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About this episode
#52 — Maybe you think there is too much to know about science without having to incorporate other fields. In fact, your own sub-sub-specialty is overwhelming enough! But this is the whole point. Why not draw on others who have already done all the heavy lifting, made all the mistakes, and overcame them? Why not use functional, proven methods and systems; but use them for your own elevated purposes?
Check out the books discussed in this episode below:
This is an automated transcript and may not be 100% accurate.
This is The Happy Scientist podcast. Each episode is designed to make you more focused, more productive, and more satisfied in the lab. You can find us online at Bitesizebio.com/happyscientist. Your hosts are Kenneth Vogt, founder of the executive coaching firm, Vera Claritas, and Dr. Nick Oswald, PhD, bioscientist and founder of Bitesize Bio.
Nick Oswald (00:38):
Hello, and welcome to another addition of The Happy Scientist podcast. This is the place to be. If you want to be a happier, healthier, and more productive scientist, I’m Nick Oswald the founder of Bitesizebio.com. And today we will be drawing on the wisdom of Mr. Kenneth Vogt, Bitesize Bio’s, Mr. Miyagi and founder of the executive mentoring company, Vera Claritas today. And in all of the other Happy Scientist podcast episodes, you get to benefit from Ken’s wisdom and chi to help you increase your performance, enjoyment and success in the lab. Today’s in episode is an interesting one. So we scientists tend to look, tend to get stuck in the idea that science can explain everything. When in reality, it is just one way to look at the world. So today we’ll be opening that up and exploring what science can learn other disciplines. Okay. Ken, take it away.
Kenneth Vogt (01:31):
All right. Well, I’m stirred by that introduction. The, she, in fact, I was thinking something, you just said that science tends to look to science for its answers, but I don’t even know if that’s true. I think scientists tend to look to their own branch of, for answers. You know, so, you know, the point is, is that if you could change your outlook on this and start looking in a, you know, to, to cast a wider net for where can you draw other ideas from, you’re gonna realize there is a, there is a rich world out there. There’s a lot of opportunity for things that will, that will improve your science. Now me, in some cases, it may actually improve the science itself, but in other cases, it’s gonna, it’s gonna improve the, the structure and the, you know, the infrastructure that it’s supporting your science.
Kenneth Vogt (02:30):
And, you know, you can’t, you can’t ignore that either. It’s, that’s also important. And if you’re, if, if you become aware of other things that have already been done and are already working that have a proven track record, I mean, that’s about a scientific approaches. There is you, these are, these are hypotheses that have been formulated and tested and proven, well, why not implement them in the scientific realm as well. And, and get the benefit from that. And I, I wanna start off in, in what I think is probably the easiest place to look, cause it’s a place you’re already familiar with because you had to spend a lot of time there before you got to the lab and that’s academia. And in fact, academia has had a lot of influence on science. It has a lot of influence on the structure of science and in fact, many scientists are still working in academic institutions, you know, it’s, that’s where the labs are. So so that being the case and I, I, I, I gave Nick about 30 seconds warning that I was gonna really drag him into this one. He’s Nick spent more time in academia than I have. So I, I wanna, I wanna open up this idea of what, what is going on in academia that could be instructive for science. So anything come to mind for you, Nick?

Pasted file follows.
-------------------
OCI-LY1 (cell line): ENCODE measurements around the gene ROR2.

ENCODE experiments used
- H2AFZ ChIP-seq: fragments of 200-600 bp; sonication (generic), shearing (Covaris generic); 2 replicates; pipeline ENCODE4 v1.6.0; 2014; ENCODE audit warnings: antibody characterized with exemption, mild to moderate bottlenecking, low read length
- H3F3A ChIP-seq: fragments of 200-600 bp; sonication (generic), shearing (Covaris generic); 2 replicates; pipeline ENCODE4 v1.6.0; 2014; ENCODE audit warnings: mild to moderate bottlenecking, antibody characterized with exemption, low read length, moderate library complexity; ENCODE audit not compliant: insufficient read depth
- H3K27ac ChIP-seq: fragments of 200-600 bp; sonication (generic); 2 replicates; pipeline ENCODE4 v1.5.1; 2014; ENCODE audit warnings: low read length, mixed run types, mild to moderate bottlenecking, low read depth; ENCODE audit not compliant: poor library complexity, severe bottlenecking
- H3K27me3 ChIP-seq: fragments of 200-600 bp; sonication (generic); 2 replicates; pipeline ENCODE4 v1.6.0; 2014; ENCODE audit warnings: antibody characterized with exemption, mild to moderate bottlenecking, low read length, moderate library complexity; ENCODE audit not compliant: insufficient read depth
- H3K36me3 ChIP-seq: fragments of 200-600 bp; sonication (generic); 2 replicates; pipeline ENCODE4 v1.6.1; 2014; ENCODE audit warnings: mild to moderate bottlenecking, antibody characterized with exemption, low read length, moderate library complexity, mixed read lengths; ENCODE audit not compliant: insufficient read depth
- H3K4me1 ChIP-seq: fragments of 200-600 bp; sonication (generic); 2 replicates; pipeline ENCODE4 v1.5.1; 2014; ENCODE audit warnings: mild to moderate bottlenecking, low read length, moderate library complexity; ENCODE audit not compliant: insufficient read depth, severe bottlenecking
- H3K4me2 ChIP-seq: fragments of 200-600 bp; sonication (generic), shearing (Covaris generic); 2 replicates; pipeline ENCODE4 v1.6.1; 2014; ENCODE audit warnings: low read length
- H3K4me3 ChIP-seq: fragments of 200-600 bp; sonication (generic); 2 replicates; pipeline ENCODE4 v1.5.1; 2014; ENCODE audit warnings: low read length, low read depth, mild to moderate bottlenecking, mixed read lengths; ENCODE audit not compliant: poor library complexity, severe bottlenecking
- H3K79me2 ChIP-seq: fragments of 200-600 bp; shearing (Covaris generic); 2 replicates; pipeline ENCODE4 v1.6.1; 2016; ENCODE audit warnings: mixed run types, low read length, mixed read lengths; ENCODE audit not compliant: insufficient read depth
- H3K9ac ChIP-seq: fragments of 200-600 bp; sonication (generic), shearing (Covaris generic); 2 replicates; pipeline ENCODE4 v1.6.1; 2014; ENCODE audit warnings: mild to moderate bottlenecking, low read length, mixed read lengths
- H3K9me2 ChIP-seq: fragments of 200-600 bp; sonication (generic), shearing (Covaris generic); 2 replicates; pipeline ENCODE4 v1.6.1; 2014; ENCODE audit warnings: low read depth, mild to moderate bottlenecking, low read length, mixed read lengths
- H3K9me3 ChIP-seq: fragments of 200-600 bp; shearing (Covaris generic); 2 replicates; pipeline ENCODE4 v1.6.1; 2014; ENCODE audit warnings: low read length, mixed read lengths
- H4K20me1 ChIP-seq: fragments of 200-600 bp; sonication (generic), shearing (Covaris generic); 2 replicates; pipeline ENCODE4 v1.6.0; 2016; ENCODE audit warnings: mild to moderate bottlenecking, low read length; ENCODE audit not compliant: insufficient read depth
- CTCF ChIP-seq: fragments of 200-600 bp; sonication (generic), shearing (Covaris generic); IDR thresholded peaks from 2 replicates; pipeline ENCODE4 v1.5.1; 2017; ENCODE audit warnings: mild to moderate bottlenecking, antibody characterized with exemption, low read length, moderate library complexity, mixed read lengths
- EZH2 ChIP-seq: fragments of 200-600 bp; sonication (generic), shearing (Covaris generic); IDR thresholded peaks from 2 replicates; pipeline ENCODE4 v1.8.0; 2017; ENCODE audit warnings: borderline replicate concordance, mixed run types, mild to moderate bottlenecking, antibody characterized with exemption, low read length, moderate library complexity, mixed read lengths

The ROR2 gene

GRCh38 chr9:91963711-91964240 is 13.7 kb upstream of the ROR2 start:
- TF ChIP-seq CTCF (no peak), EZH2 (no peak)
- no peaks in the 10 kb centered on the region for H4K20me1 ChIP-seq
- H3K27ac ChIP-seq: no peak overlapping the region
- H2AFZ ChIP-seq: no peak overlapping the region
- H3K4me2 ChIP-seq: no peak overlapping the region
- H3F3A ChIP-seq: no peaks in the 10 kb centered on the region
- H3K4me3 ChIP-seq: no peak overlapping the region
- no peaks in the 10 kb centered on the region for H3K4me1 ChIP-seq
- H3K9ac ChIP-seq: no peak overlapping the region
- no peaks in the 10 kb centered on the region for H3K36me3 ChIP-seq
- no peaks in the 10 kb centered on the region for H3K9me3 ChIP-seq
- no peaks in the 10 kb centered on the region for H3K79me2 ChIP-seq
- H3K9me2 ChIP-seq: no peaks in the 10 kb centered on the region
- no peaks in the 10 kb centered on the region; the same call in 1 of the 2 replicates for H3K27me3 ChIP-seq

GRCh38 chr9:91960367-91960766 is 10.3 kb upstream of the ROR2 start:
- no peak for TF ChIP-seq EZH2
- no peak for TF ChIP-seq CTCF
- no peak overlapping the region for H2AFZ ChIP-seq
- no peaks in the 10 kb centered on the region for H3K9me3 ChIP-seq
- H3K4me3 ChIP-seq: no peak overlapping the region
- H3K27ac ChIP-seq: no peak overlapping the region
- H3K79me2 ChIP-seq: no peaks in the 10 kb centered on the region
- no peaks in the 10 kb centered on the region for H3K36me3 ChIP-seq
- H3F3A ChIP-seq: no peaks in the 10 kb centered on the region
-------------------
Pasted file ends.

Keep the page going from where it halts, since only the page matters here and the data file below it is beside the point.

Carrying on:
Nick Oswald (03:58):
There’s a question of, okay. Well I didn’t spend that much time in academia, so I did my, I did an undergrad and then I did a PhD and then I was out of academia.
Kenneth Vogt (04:10):
You realize everybody doesn’t have a PhD?
Nick Oswald (04:13):
Well, okay. I mean, compared to some people listening to this, I’ve spent a lot more time academia, so they will know a lot more about academia than I do my so going, what episode do you discuss the spiral dynamic stuff? It must somewhere in episode one to nine
Kenneth Vogt (04:31):
That’s that’s in episodes four, five and six
Nick Oswald (04:34):
Episodes, four, five and six. Okay. So you know, have a look back at that, but academia is very much blue or you probably know that anyway. It’s very structured. It’s very much about creating for me anyway. My, you know, looking at it from the kind of outside in it’s about creating structures or of, or silos of knowledge around personalities in a way the personalities being principal investigators, you know, the star scientists and then, you know, the, the next layer up being institutions. So you know, what you can learn from that versus or I don’t know about what you can learn from it, but it’s, it’s a different mindset, isn’t it? All, these are in a way there are just different mindsets. Whereas in, in business, in industry you could never get away with, or it’d be much more difficult to justify chipping away at something to, just for the sake of creating knowledge.
Nick Oswald (05:40):